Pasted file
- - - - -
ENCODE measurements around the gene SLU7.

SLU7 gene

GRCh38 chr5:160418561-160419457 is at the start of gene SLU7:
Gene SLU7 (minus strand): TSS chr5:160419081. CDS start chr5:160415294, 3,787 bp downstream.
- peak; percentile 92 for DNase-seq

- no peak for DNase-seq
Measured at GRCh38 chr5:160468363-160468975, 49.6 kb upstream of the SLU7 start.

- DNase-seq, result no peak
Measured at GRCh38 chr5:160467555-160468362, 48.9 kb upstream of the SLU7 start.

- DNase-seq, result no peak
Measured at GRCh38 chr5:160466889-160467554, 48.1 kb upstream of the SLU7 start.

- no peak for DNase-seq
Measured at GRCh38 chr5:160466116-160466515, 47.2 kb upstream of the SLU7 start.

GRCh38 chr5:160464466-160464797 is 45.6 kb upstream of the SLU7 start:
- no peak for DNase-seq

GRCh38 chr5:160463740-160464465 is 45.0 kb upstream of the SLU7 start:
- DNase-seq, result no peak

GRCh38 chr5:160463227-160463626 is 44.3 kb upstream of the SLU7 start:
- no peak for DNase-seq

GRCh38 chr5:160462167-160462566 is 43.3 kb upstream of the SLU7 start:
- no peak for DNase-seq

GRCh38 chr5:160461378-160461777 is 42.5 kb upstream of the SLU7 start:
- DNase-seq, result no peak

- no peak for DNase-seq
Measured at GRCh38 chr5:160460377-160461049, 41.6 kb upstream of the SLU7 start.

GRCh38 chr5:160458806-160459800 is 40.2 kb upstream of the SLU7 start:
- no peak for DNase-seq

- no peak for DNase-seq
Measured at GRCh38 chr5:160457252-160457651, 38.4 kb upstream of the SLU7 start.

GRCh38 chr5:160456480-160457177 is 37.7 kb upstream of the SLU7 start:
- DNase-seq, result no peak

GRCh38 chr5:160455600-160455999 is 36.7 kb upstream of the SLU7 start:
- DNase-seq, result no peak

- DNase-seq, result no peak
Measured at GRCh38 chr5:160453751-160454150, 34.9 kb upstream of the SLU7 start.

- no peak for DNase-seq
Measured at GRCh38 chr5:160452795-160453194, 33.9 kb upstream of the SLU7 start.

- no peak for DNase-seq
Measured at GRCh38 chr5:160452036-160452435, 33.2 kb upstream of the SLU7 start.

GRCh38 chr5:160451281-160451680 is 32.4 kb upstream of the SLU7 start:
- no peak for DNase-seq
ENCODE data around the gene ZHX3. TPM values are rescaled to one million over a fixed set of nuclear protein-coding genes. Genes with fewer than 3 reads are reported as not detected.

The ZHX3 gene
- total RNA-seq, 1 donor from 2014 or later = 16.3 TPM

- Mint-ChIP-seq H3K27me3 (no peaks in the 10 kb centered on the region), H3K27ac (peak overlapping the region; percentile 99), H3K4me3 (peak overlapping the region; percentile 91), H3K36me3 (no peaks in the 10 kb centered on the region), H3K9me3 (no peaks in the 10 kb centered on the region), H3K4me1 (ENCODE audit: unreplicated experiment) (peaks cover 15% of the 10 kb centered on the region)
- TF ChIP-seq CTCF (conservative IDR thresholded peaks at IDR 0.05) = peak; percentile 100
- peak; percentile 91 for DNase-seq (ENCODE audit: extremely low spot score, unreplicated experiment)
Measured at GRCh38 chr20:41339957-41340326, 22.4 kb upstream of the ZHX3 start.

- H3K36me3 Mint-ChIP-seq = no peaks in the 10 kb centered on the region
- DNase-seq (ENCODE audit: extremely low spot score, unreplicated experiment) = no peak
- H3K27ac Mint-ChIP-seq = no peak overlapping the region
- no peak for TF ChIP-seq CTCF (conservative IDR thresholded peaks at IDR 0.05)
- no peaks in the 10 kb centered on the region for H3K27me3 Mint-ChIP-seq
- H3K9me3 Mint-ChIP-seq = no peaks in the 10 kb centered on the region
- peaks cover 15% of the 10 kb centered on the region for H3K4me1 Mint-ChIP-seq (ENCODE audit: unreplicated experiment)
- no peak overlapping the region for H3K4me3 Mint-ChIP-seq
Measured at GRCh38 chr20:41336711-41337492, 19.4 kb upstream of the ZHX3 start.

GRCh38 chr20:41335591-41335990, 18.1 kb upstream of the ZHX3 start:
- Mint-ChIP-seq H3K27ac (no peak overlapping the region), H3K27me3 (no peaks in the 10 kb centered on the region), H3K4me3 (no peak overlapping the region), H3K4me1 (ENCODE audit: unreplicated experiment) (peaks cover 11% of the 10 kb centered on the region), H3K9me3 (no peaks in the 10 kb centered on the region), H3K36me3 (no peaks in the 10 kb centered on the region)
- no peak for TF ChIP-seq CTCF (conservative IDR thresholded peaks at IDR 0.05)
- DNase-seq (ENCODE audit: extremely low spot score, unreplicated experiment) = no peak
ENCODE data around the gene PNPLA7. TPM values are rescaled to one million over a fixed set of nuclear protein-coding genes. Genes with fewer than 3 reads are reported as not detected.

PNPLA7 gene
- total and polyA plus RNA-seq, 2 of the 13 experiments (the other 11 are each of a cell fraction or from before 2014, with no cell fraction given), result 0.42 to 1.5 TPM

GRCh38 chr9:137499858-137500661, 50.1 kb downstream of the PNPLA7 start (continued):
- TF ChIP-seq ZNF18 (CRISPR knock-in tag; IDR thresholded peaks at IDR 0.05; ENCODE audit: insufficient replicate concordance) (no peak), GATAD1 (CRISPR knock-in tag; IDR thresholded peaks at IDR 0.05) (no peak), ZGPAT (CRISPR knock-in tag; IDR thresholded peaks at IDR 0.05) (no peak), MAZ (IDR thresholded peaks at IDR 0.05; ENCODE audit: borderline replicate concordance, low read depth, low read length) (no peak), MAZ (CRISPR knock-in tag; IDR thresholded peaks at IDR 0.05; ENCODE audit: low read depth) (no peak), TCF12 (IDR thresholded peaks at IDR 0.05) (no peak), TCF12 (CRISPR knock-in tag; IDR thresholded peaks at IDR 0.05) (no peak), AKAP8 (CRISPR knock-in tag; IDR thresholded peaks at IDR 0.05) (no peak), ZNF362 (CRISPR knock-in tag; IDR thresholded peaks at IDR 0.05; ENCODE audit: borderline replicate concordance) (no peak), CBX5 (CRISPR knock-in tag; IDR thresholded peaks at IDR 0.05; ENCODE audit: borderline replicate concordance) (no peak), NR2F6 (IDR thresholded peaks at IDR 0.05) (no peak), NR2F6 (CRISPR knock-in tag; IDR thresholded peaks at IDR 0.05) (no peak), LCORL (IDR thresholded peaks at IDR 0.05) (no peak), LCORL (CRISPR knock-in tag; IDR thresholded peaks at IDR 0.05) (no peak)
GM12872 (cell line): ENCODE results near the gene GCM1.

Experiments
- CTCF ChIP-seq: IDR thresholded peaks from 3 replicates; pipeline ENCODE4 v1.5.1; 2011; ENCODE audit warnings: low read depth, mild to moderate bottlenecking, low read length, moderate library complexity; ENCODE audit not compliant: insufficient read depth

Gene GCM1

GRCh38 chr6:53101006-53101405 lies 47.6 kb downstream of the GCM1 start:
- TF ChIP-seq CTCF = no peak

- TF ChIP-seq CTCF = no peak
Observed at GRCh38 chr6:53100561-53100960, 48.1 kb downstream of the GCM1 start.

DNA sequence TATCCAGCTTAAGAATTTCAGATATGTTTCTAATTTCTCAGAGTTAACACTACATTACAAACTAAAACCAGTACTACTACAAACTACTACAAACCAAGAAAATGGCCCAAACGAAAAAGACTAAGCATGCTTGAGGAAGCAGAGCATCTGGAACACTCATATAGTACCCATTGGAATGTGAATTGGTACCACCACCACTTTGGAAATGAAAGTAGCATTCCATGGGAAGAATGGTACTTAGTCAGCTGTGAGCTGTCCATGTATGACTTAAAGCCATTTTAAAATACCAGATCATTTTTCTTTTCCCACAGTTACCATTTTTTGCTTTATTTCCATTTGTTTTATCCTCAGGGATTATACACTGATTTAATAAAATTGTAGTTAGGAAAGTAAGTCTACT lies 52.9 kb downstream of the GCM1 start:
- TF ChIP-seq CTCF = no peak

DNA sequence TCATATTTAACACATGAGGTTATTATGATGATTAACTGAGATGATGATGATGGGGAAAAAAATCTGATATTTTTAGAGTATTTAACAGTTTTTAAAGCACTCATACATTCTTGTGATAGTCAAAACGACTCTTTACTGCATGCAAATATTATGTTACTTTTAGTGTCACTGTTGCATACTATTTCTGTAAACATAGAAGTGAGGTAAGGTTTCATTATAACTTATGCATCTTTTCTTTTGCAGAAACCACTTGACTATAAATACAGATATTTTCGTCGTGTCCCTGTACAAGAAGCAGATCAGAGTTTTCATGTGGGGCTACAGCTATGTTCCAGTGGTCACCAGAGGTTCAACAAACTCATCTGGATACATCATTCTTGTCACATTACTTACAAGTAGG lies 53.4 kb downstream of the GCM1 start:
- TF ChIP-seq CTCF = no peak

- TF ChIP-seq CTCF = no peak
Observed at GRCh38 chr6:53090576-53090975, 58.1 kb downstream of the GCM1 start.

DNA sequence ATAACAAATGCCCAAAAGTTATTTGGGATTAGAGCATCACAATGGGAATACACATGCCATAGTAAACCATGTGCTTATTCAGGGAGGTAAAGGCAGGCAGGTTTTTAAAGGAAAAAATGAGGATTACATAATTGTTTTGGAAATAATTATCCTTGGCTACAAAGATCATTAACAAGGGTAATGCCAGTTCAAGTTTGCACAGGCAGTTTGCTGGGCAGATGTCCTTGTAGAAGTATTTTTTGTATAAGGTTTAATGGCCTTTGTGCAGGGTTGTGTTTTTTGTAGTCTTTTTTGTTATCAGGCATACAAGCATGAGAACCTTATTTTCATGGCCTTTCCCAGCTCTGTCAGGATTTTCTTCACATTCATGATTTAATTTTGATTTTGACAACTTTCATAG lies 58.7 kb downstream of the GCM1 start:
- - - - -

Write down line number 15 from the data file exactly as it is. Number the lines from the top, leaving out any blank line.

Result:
- no peak for DNase-seq